This month’s legal case studies include the Illinois Farm Nuisance Act, nondisclosure of potential water contamination and tenant rights regarding support animals.
Research and analysis by Lisa Harms Hartzler,
Sorling Northrup Attorneys
Farm Nuisance Suit Act preempted local ordinances
In Village of Chadwick v. Nelson, 2017 IL App (2d) 170064, a small village in rural Carroll County issued a citation to a property owner operating a farm within the village corporate limits for violating a recently-passed ordinance. The owner had for some time allowed a neighbor to plant and harvest hay on a portion of the small farm and more recently shifted to a commercial calf nursing operation. When the village adopted an ordinance prohibiting such use and sought to enforce it, the farm owner claimed the Illinois Farm Nuisance Suit Act (740 ILCS 70/0.01 et seq.) prevented enforcement in this case.
The Illinois statute provides that no farm “shall become a private or public nuisance because of any changed conditions in the surrounding area occurring after the farm has been in operation for more than one year, when such farm was not a nuisance at the time it began operation.” A farm is defined as “any parcel of land used for growing and harvesting of crops; for the feeding, breeding and management of livestock; for dairying or for any other agricultural or horticultural use or combination thereof.”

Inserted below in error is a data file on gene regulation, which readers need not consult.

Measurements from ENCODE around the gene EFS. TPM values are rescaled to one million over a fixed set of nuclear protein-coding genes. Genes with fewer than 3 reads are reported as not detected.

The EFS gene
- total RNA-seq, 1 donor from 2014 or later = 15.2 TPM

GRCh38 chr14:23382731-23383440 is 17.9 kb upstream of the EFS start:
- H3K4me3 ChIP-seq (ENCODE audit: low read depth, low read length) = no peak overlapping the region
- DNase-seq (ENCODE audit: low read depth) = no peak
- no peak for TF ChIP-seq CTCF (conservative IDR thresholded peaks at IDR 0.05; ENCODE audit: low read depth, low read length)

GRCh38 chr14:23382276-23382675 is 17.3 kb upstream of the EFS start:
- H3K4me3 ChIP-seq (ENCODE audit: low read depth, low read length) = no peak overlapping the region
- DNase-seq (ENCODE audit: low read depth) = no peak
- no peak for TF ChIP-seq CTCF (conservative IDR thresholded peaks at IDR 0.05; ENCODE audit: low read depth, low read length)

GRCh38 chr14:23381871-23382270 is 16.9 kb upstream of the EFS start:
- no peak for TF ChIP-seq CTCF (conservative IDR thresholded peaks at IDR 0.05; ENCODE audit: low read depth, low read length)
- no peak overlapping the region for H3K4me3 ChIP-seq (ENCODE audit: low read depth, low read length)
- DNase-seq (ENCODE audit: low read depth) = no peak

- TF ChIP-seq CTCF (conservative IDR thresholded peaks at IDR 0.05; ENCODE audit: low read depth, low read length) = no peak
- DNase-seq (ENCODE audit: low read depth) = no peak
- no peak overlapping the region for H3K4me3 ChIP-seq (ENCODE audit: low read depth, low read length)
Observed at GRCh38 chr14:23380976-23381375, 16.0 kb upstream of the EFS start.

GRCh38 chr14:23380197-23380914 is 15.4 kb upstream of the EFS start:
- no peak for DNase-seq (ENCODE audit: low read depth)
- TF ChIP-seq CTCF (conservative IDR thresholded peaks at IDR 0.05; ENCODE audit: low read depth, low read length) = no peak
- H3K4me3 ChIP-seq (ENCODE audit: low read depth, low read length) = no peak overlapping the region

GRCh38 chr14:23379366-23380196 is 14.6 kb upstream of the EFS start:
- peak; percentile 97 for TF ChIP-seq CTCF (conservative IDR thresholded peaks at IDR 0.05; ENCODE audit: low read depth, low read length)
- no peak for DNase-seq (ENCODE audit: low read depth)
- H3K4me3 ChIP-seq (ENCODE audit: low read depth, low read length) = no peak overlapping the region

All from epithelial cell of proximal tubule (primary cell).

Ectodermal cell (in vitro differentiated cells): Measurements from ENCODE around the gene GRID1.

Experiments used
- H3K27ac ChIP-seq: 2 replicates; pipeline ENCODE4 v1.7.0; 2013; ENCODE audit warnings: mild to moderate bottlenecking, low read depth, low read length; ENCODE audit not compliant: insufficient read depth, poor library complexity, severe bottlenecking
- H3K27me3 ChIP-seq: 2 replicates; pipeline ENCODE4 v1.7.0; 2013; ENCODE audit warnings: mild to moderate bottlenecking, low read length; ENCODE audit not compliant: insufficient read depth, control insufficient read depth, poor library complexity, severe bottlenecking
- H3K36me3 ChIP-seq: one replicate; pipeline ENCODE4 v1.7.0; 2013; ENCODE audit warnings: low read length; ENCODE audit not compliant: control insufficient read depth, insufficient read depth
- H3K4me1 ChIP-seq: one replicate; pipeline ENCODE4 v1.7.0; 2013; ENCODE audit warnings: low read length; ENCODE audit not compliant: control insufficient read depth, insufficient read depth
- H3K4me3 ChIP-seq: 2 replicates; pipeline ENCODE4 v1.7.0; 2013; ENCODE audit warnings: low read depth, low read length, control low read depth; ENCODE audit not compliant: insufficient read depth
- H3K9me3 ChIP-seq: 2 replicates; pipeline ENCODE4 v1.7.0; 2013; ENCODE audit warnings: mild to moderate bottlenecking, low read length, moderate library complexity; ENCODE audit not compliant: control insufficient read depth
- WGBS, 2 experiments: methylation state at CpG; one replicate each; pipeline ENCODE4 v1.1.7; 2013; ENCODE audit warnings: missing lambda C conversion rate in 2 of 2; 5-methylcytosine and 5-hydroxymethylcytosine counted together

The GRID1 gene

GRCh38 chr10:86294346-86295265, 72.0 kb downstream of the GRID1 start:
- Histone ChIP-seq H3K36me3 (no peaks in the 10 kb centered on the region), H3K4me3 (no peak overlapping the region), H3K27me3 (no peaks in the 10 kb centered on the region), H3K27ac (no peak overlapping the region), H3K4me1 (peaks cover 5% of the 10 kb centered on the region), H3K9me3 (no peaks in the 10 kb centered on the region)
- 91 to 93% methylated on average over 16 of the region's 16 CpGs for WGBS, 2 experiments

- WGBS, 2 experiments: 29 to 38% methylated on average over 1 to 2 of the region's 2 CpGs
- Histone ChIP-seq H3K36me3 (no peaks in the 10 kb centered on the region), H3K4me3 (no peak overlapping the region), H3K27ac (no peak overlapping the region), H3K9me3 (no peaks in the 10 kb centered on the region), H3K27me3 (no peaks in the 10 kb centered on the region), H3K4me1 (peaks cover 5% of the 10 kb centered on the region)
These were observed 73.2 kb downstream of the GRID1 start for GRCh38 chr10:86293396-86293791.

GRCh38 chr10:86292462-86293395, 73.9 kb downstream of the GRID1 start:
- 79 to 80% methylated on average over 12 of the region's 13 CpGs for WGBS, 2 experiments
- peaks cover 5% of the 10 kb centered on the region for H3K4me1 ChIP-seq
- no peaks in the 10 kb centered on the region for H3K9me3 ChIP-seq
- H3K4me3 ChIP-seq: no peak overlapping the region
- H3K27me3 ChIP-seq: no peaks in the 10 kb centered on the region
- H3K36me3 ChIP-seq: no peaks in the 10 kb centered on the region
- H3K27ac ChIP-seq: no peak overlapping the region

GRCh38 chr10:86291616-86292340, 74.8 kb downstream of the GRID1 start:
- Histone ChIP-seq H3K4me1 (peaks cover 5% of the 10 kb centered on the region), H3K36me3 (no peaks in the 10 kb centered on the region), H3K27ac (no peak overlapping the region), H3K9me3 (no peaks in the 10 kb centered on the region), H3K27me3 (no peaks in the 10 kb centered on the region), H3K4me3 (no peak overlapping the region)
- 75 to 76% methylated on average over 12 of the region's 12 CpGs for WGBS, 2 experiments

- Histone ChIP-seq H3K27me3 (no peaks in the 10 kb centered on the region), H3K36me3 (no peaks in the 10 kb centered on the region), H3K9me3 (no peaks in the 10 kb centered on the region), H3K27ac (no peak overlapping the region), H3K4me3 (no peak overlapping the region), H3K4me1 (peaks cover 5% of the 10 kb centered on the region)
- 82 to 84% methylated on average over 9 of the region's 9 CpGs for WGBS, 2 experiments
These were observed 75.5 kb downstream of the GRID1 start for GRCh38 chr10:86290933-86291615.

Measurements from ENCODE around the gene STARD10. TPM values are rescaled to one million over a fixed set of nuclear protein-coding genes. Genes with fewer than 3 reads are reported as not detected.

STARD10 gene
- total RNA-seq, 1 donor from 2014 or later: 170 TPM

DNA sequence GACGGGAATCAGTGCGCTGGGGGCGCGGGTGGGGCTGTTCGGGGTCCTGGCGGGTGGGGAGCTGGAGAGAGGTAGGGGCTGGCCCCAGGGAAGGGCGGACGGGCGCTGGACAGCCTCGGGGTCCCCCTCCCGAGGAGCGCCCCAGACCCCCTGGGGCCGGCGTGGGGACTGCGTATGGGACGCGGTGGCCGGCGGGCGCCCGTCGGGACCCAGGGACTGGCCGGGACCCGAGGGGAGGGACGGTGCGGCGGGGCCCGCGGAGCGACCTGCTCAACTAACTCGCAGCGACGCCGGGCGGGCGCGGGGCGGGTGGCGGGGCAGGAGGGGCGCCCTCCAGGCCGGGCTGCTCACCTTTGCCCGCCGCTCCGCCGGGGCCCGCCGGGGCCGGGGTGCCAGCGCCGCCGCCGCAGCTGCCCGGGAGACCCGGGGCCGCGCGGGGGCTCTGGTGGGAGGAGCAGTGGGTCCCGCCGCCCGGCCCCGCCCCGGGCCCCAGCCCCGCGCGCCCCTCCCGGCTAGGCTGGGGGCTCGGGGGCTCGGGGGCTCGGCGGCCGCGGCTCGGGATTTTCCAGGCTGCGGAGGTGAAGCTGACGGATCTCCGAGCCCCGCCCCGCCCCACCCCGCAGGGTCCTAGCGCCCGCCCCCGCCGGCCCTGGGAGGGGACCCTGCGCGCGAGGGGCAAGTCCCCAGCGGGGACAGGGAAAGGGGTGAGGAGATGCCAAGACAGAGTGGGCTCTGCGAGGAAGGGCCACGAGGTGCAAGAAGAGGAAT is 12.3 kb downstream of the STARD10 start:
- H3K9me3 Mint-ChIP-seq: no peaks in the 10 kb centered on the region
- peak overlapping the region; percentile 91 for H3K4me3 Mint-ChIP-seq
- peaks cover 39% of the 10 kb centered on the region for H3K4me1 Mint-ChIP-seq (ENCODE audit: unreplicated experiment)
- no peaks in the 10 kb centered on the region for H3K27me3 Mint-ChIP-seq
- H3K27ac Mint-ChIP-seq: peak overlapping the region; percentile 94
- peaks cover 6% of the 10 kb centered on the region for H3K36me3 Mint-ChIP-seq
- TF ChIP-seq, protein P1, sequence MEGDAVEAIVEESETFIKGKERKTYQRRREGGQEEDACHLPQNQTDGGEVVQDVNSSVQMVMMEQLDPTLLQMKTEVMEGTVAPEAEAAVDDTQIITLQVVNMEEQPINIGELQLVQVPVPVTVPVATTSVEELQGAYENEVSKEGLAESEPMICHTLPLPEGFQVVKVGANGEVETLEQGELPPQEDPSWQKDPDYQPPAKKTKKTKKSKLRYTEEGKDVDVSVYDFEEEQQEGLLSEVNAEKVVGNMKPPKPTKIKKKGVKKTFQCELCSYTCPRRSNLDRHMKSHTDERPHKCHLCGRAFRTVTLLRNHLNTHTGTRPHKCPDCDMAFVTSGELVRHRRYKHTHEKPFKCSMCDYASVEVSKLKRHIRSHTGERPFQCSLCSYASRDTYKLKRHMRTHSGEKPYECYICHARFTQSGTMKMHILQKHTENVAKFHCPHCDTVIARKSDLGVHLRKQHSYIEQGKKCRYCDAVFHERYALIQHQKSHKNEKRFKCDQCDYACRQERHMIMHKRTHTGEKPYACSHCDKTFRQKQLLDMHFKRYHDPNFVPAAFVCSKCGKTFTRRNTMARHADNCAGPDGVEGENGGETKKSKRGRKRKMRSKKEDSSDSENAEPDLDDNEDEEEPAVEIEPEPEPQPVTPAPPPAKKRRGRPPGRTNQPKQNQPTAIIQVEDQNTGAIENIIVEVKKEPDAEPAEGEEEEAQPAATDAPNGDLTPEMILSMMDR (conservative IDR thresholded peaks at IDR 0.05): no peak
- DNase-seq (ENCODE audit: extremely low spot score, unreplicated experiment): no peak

The village argued that the property owner changed the use of the farm from growing hay to raising cattle within one year prior to the enactment of the ordinance. The court, however, said the statute should be interpreted broadly. It defined “farm” using all combinations of activity and did not restrict its applicability when uses within that definition changed. “The only requirement appears to be that the land’s use remain agricultural.” The farm’s use in this case remained agricultural from one year prior to the ordinance.
A non-home rule municipality’s ordinance may not infringe upon a state statute. Absent negligent operation (and none was alleged), the village could not restrict the defendant farmer’s ongoing agricultural activity.
Maryland listing broker sanctioned for nondisclosure of potential water contamination
In Maryland Real Estate Commission v. Garceau, 234 Md. App. 324 (2017), the buyers of residential property filed a complaint with the Maryland Real Estate Commission (MREC) against the listing agent for failing to disclose material facts. MREC held that the listing agent violated state law by failing to disclose the existence of a homeowner’s association governing the property and potential well water contamination from a nearby ExxonMobil gas leak. The listing agent was suspended for 14 days and fined $5,000.